We got the tunnel replacement for the viaduct because West Seattle and Ballard wanted to drive back and forth between each other. Now West Seattle wants aerial cable cars to get to and from the International District. Since I live in the International District, I’m naturally concerned. Where will all the West Seattleites go when they debark? Please let it not be any of my favorite restaurants. I’m looking at wait times for tables when the pandemic settles down.
I was here for the Seattle World’s Fair in 1962, so I rode the aerial gondola across the Seattle Center one time. Only once, because that was as many times as my parents would pay for it. I wouldn’t have wanted to do it even that one time had the fair been in 1980 and had I seen the fight scene between James Bond and Jaws in a cable car in “Moonraker.” Since seeing that, all I can think of is that if I were in a cable car, the cable would break and I’d plunge to my death.
I think about things like that a lot. I always get nervous riding ferries or the water taxis. What if my ride sinks? Puget Sound and Elliott Bay are really cold. I don’t like crossing Lake Washington by the floating bridges either. There was one floating bridge that sank. Nobody ever remembers that but me. I remember. What if I’m on a floating bridge when it’s the next floating bridge to break apart and sink to the bottom of Lake Washington? Wouldn’t that just be my luck? I never get a break.
Speaking of not getting breaks: Thanks to our president, I don’t get a stimulus check until A) the Democratic House passes a revised covid-19 economic stimulus bill with $2,000 stimulus checks written into it; B) the Senate passes the House bill, so that Trump might sign it, and C) Trump doesn’t treat Congress the way Lucy treated Charlie Brown and snatch away the football at the last second. “Haha, I said I would veto the bill with the $600 amount. I didn’t say I wouldn’t veto this one, too. Losers.”
Trump is becoming more unhinged than ever. What possible good is there to declare an executive order that all government buildings have to be beautiful and classical henceforth and prohibit “modern brutalism?” Whatever happened to the GOP call for less bureaucracy? Now we have to have a bureau of building beauty. Buildings will have to have classical decorations. This is not in alignment with the philosophy behind The Fountainhead. Where’s Paul Ryan when we need him to call out this sort of nonsense?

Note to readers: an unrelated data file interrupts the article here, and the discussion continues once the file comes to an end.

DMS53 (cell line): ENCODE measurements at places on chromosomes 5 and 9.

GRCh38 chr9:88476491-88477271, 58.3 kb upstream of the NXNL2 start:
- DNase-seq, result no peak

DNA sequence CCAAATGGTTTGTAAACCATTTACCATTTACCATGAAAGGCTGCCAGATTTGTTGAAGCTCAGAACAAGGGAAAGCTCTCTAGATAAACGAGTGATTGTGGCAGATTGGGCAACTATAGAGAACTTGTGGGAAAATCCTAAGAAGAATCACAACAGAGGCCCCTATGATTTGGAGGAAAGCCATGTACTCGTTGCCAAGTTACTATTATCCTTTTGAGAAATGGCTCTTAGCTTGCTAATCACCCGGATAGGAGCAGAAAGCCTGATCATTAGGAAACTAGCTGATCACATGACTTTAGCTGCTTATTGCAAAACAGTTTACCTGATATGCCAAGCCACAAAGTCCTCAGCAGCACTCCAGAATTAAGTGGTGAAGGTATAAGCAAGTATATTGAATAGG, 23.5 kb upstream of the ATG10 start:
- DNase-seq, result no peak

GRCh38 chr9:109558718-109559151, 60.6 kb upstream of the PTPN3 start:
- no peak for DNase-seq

We’re going to have to have a Ministry of Silly Facade Ornaments. A Department of Fake Doric Columns and Non-Functional Arches. A Bureau of Standards of Architectural Anachronism.
Too bad he didn’t order government buildings to all be Gothic in the future. I love a good flying buttress now and then — I think you all know what I mean — and I’m always in the mood for a fine gargoyle.
It’s no surprise he didn’t reference Renaissance architecture. Too humanist. Not Cthulhu-friendly enough.
Cthulhu comes to mind for this circumstance, of course, because our presidential administration is most similar to H.P. Lovecraft’s horror sci-fi universe than, well, anything.
The economic stimulus bill already passed included an extension of government funding that would avert a government shutdown. If Trump doesn’t sign it as is, another bill extending funding has to be passed and signed by Trump.
The way Trump has been acting lately, I wouldn’t be surprised now if he just didn’t bother to sign a stopgap bill and let a government shutdown begin. He’d probably like Biden to take over the presidency during a government shutdown.
Or, all of this could be a bluff and he might sign the bill with the $600 checks.
I’m watching all this play out from Christmas Eve, and there have been articles saying that if Trump vetoes the current stimulus bill, Congress would probably be able to override the veto. So yet another possibility is that Trump might simply choose to not sign the bill making the bill law when his ten days to veto run out, without having to go on record as approving it. That would happen around New Years Day and mean about three days of government shutdown. Just enough to rattle everybody.
My head hurts from thinking of all the possibilities.
Read more in the Dec. 30, 2020 - Jan. 5, 2021 issue.